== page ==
It was a long road back to the mat for coach Alex Clemsen and Maryland wrestling, and as the 2021 season gets underway, the Terps are just thankful for the chance to be able to compete and wrestle again.
Last season, Clemsen was about to finish his first season leading the Terps when the COVID-19 pandemic suddenly shut down college sports. Clemsen sent the wrestlers home expecting to see them in person two weeks later to begin the offseason.
But those two weeks turned into six months.
“I didn’t physically see our kids until the end of September,” Clemsen said. “It sucked, I mean there’s no other word for it.”
An offseason without physical contact meant Clemsen and his staff turned to Zoom to meet virtually with the wrestlers twice a week. The coaches and wrestlers participated in team bonding activities, such as a chapter book study, and held group discussions on social justice topics.
That helped bring the team closer, despite being scattered across the country.
“We had to be vulnerable with each other, and I think our team got closer because of it,” Clemsen said.
Redshirt junior Hunter Baxter had to quickly adjust to a summer without competing in any collegiate wrestling, trying to stay as prepared as possible while hoping for an eventual return to the mat.
That preparation meant using whatever he had in his basement and finding places to workout so he could be ready when he finally returned to College Park.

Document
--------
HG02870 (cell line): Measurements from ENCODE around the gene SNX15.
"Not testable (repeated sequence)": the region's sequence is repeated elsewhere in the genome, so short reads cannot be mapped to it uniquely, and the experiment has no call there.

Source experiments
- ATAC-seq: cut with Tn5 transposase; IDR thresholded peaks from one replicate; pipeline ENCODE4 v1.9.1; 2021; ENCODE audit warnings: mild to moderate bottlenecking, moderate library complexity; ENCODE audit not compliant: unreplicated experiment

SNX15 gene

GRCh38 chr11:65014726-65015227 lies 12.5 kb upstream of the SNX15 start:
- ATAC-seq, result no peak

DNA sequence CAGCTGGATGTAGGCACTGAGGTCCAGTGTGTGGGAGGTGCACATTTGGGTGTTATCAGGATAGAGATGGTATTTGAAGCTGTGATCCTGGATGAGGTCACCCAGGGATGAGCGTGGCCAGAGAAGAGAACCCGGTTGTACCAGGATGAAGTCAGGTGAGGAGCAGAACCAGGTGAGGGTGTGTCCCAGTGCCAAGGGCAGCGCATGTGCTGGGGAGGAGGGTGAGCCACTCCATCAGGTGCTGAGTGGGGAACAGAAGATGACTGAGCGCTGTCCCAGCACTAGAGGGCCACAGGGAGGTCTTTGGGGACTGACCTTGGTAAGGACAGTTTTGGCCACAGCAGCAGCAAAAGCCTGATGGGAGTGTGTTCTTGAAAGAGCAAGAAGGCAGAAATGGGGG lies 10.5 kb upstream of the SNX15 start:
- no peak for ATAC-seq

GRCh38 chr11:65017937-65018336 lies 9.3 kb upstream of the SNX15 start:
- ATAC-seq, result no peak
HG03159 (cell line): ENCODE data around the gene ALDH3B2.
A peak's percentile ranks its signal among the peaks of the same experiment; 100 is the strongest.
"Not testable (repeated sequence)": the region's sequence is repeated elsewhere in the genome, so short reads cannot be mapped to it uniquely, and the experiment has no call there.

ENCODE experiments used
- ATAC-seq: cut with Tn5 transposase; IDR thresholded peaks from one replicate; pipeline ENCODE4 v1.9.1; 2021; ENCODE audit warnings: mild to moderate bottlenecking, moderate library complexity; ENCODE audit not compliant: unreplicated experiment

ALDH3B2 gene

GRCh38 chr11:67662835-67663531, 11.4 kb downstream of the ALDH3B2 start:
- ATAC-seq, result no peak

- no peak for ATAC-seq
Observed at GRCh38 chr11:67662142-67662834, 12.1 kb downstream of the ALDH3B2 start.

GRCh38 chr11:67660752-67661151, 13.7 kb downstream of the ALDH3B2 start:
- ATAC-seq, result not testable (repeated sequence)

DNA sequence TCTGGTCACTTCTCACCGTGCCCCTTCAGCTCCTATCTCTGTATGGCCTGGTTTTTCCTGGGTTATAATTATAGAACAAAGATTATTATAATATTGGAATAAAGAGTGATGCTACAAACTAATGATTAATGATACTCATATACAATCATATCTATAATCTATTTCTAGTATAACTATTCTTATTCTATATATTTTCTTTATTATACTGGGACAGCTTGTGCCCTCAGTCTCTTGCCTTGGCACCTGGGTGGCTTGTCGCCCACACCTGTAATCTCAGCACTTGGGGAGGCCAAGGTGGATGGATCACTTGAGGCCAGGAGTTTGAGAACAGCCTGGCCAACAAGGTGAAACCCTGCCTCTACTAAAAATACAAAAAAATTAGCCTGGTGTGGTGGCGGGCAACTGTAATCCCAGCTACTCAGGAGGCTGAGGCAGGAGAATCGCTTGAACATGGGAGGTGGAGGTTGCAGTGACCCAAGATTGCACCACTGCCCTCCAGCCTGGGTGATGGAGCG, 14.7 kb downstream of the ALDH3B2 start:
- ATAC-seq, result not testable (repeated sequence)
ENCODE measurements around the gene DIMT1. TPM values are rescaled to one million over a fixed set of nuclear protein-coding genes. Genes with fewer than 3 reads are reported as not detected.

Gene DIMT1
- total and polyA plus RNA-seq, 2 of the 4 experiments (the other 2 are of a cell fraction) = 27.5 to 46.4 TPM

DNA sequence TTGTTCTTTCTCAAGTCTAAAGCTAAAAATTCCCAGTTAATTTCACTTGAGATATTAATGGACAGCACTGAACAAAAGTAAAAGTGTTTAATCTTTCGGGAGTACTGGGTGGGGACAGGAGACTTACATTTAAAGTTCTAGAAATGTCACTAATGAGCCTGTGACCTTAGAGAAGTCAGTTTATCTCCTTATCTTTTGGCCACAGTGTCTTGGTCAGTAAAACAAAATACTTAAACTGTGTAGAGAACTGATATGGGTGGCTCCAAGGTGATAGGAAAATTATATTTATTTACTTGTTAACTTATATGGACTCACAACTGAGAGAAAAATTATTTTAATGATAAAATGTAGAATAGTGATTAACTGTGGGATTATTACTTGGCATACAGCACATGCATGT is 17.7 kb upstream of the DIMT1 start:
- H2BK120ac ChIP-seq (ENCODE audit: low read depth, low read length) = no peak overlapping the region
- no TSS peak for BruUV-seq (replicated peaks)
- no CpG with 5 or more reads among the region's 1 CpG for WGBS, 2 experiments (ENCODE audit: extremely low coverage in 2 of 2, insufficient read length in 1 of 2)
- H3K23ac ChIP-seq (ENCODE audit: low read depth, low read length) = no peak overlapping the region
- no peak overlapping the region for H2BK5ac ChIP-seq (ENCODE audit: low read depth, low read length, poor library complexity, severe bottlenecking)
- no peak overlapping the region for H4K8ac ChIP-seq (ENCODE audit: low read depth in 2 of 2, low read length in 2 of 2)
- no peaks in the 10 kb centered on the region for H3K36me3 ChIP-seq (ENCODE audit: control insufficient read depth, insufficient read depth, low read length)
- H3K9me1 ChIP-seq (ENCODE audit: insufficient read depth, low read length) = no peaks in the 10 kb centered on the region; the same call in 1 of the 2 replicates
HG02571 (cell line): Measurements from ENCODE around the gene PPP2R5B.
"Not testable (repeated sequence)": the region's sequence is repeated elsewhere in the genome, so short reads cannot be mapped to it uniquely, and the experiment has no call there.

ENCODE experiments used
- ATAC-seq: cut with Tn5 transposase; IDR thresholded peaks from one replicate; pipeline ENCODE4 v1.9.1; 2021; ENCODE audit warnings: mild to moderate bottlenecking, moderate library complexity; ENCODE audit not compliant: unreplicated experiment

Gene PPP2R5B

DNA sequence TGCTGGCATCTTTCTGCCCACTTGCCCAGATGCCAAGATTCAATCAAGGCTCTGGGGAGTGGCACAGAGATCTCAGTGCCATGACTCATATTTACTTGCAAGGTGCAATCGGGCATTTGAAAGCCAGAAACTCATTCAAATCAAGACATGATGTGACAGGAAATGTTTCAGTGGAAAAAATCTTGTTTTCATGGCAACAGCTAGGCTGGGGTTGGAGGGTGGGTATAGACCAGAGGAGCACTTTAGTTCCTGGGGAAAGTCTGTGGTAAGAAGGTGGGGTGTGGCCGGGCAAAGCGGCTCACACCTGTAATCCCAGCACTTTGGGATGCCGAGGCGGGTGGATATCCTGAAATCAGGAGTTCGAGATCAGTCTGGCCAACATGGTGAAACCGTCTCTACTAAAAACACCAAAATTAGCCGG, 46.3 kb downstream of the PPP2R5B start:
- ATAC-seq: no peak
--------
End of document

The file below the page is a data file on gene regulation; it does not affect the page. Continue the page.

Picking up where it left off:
“For a while there, I could really only do pullups, pushups in my basement and anything with the weights that I had in my basement,” Baxter said. “As things started to loosen up a little bit, I was able to go get some individual workouts at some wrestling clubs around me because they have limited capacity, which I’m very thankful for.”
Over the summer, redshirt junior Danny Bertoni’s preparation for a potential season included running, CrossFit and heavy lifting at his home gym.
But whatever Bertoni did at home was nothing compared to the thrill of the chance to compete on a wrestling mat again.
“As a wrestler or as an athlete, I’m just used to competing in anything, and I didn’t have that aspect for seven, eight months at a high level,” Bertoni said. “So I definitely missed that, the edge of trying to be the best and the best version of myself.”
When the Terps returned to College Park in the fall, the landscape was far different from the place they left. Maryland’s wrestlers had to undergo regular COVID-19 testing while adjusting their personal lives to stay safe.
And when the Terps finally got back on the mat in November for preseason practice, the overwhelming feeling was relief. Despite the difficult circumstances, a wrestling season was happening — and the reward at the end of a tumultuous offseason was well worth it.
“For the kids’ sake, for our team’s sake, I’m really grateful for them,” Clemsen said. “You know, just feel a lot of gratitude that they have this opportunity to have some normalcy.”